"The big question right now is, how much does he love basketball? This goes for a lot of the top prospects in the state of Illinois. Are they taking their gifts for granted? Getting exposure, getting talked about a lot, getting wooed by all these big colleges at an early age, taking the game they have for granted.
"Are they maximizing everything? A lot of these kids are not. So you are worried about going out there and trying to live on talent alone. To me, I want the kid who's hard-working and gets after it. Do they have that maturity to evolve into that elite player? Do they have a toughness about them? It's really refreshing when you see those kids that bring the whole package. Skills, talent, work ethic, all those things.
"That's why Nnana Egwu from St. Ignatius intrigues me so much. He just loves basketball. He's learning every day, and he's trying his hardest every single time out. He gets better doing that. Some of these guys are just going through the motions."
Jereme Richmond has been committed to Illinois ever since his freshman year of high school. The 6'-7" Waukegan standout is considered one of the top ten players in the class of 2010 and has pro potential. His case is discussed simply because his situation is well known. But it is typical of many athletes.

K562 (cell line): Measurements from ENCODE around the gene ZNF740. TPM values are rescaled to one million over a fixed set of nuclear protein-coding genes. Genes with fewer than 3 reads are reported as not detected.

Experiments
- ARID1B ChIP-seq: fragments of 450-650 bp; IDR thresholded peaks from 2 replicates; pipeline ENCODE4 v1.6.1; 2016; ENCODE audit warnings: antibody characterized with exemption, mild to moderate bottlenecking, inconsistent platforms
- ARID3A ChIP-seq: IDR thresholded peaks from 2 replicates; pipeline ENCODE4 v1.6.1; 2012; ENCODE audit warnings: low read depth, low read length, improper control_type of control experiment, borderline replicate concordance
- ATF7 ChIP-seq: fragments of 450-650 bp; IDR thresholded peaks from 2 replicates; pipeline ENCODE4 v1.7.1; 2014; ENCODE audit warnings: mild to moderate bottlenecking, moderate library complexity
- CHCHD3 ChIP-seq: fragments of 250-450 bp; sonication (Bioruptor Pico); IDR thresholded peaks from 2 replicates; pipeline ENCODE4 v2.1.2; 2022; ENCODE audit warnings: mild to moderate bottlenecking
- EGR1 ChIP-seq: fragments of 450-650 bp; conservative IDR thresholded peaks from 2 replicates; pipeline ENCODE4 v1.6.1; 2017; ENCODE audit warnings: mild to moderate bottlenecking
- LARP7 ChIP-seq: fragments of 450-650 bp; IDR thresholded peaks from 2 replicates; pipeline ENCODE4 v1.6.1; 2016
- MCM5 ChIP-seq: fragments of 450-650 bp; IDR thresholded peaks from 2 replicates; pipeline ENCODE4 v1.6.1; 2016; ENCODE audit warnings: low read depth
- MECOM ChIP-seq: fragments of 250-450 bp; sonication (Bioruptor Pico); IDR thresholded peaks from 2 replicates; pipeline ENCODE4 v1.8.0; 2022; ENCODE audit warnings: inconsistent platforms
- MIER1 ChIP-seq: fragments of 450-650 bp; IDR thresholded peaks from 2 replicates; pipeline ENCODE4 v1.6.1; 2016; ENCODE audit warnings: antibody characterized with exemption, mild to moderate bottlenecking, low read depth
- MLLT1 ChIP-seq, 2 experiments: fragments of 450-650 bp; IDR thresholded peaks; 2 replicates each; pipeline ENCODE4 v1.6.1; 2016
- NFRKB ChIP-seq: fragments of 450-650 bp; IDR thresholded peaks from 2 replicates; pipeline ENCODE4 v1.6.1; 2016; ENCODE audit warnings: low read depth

Richmond was suspended for awhile his sophomore year, and it helped him grow up. But even now, his behavior on and off the court is inconsistent. If he is playing against top competion, he brings his best game. But he can become completely disinterested at other times. He is an intelligent young man, but his grades need work.
He played with his high school team in the Illinois team camp in June, but he kept a separate profile throughout the day. He excelled in April AAU events and performed well at the LeBron James Camp, and then he skipped out on the Fire's entire Chicago Hoops Classic venture. Henricksen isn't trying to blame anyone for these inconsistencies. He is using it as an example of what happens frequently with superstars.
"I'm not gonna criticize how Waukegan's handled it. But I think everyone's afraid to tell him what to do because of the ramifications. You're selling your soul here, saying we have the best player in the state and a chance to go to the state championship.